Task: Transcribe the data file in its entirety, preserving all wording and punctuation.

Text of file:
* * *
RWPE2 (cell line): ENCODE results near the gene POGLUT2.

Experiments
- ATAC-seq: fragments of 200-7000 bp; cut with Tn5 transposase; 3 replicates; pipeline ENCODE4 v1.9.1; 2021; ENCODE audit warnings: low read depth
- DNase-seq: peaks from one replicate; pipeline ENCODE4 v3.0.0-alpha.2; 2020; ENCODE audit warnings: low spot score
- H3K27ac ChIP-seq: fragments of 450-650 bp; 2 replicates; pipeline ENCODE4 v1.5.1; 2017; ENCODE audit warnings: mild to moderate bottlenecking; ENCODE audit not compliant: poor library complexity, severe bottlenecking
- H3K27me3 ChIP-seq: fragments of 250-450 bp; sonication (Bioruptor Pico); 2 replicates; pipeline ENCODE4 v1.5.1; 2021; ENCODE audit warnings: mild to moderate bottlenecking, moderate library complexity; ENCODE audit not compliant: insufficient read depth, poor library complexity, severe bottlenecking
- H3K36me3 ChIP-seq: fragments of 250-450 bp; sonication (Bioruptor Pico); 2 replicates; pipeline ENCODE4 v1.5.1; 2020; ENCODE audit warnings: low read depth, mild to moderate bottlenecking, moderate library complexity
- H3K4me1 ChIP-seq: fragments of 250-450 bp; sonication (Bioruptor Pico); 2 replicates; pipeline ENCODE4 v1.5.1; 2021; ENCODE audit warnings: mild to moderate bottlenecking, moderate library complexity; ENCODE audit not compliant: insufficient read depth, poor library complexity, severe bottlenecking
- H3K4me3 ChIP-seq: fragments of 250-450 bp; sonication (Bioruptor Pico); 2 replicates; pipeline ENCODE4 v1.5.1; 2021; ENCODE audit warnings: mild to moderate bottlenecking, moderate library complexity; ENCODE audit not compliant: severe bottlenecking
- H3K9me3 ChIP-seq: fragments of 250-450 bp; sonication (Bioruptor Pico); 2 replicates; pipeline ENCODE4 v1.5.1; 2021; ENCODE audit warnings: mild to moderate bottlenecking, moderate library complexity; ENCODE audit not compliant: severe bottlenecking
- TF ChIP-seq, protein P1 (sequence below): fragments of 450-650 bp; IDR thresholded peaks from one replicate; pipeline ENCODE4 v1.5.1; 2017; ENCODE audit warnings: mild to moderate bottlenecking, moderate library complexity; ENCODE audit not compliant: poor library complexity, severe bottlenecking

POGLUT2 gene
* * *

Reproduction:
RWPE2 (cell line): ENCODE results near the gene POGLUT2.

Experiments
- ATAC-seq: fragments of 200-7000 bp; cut with Tn5 transposase; 3 replicates; pipeline ENCODE4 v1.9.1; 2021; ENCODE audit warnings: low read depth
- DNase-seq: peaks from one replicate; pipeline ENCODE4 v3.0.0-alpha.2; 2020; ENCODE audit warnings: low spot score
- H3K27ac ChIP-seq: fragments of 450-650 bp; 2 replicates; pipeline ENCODE4 v1.5.1; 2017; ENCODE audit warnings: mild to moderate bottlenecking; ENCODE audit not compliant: poor library complexity, severe bottlenecking
- H3K27me3 ChIP-seq: fragments of 250-450 bp; sonication (Bioruptor Pico); 2 replicates; pipeline ENCODE4 v1.5.1; 2021; ENCODE audit warnings: mild to moderate bottlenecking, moderate library complexity; ENCODE audit not compliant: insufficient read depth, poor library complexity, severe bottlenecking
- H3K36me3 ChIP-seq: fragments of 250-450 bp; sonication (Bioruptor Pico); 2 replicates; pipeline ENCODE4 v1.5.1; 2020; ENCODE audit warnings: low read depth, mild to moderate bottlenecking, moderate library complexity
- H3K4me1 ChIP-seq: fragments of 250-450 bp; sonication (Bioruptor Pico); 2 replicates; pipeline ENCODE4 v1.5.1; 2021; ENCODE audit warnings: mild to moderate bottlenecking, moderate library complexity; ENCODE audit not compliant: insufficient read depth, poor library complexity, severe bottlenecking
- H3K4me3 ChIP-seq: fragments of 250-450 bp; sonication (Bioruptor Pico); 2 replicates; pipeline ENCODE4 v1.5.1; 2021; ENCODE audit warnings: mild to moderate bottlenecking, moderate library complexity; ENCODE audit not compliant: severe bottlenecking
- H3K9me3 ChIP-seq: fragments of 250-450 bp; sonication (Bioruptor Pico); 2 replicates; pipeline ENCODE4 v1.5.1; 2021; ENCODE audit warnings: mild to moderate bottlenecking, moderate library complexity; ENCODE audit not compliant: severe bottlenecking
- TF ChIP-seq, protein P1 (sequence below): fragments of 450-650 bp; IDR thresholded peaks from one replicate; pipeline ENCODE4 v1.5.1; 2017; ENCODE audit warnings: mild to moderate bottlenecking, moderate library complexity; ENCODE audit not compliant: poor library complexity, severe bottlenecking

POGLUT2 gene